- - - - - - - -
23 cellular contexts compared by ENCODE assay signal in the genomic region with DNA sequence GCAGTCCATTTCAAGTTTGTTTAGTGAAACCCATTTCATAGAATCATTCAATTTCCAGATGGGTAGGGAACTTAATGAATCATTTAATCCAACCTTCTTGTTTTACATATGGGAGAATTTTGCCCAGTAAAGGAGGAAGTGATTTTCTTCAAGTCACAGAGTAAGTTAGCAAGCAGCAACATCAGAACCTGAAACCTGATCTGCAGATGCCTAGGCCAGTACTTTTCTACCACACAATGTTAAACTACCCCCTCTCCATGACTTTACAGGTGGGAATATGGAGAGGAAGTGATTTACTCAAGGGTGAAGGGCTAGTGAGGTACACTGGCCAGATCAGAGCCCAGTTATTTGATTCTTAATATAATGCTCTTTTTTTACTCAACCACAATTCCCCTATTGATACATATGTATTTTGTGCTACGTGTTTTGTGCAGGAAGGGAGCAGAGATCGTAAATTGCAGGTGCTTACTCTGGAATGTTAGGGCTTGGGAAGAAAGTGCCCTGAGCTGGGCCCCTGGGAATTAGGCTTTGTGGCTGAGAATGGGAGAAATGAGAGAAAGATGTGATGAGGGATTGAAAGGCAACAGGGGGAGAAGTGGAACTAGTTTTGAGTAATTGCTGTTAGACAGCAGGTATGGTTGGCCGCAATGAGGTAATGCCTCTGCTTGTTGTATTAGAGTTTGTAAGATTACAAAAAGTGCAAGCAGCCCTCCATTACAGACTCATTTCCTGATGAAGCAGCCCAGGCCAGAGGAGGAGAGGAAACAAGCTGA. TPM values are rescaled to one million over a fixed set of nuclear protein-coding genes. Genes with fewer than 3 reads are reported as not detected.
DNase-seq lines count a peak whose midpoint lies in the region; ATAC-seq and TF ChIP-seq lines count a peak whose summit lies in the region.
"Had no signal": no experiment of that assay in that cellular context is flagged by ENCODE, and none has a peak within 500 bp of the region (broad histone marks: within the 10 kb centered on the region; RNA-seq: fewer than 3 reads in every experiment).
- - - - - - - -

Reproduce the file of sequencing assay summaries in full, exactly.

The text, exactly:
23 cellular contexts compared by ENCODE assay signal in the genomic region with DNA sequence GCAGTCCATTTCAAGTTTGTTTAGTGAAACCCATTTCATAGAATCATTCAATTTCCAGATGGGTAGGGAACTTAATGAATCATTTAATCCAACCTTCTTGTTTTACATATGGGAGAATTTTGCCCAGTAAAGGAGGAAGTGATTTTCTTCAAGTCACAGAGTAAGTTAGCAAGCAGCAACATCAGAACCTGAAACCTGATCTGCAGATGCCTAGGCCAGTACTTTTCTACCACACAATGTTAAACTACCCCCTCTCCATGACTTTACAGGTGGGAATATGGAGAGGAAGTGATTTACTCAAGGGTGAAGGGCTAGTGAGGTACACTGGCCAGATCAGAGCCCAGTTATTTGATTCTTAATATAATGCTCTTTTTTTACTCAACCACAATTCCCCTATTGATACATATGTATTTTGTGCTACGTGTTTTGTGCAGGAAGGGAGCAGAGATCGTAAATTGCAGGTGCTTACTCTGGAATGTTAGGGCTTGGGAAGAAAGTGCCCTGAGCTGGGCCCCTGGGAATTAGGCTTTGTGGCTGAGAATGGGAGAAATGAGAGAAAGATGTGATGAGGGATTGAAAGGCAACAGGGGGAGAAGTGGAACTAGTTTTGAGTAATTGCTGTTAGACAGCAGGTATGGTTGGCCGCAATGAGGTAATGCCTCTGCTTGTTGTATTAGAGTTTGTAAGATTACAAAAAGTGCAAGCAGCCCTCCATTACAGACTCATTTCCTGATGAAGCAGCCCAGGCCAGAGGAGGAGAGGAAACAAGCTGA. TPM values are rescaled to one million over a fixed set of nuclear protein-coding genes. Genes with fewer than 3 reads are reported as not detected.
DNase-seq lines count a peak whose midpoint lies in the region; ATAC-seq and TF ChIP-seq lines count a peak whose summit lies in the region.
"Had no signal": no experiment of that assay in that cellular context is flagged by ENCODE, and none has a peak within 500 bp of the region (broad histone marks: within the 10 kb centered on the region; RNA-seq: fewer than 3 reads in every experiment).